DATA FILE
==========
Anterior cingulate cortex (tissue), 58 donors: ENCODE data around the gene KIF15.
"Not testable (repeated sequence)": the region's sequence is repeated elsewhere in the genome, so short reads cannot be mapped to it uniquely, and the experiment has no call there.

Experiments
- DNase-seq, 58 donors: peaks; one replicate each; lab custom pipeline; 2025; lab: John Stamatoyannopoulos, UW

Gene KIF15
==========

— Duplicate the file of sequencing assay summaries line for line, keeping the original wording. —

Anterior cingulate cortex (tissue), 58 donors: ENCODE data around the gene KIF15.
"Not testable (repeated sequence)": the region's sequence is repeated elsewhere in the genome, so short reads cannot be mapped to it uniquely, and the experiment has no call there.

Experiments
- DNase-seq, 58 donors: peaks; one replicate each; lab custom pipeline; 2025; lab: John Stamatoyannopoulos, UW

Gene KIF15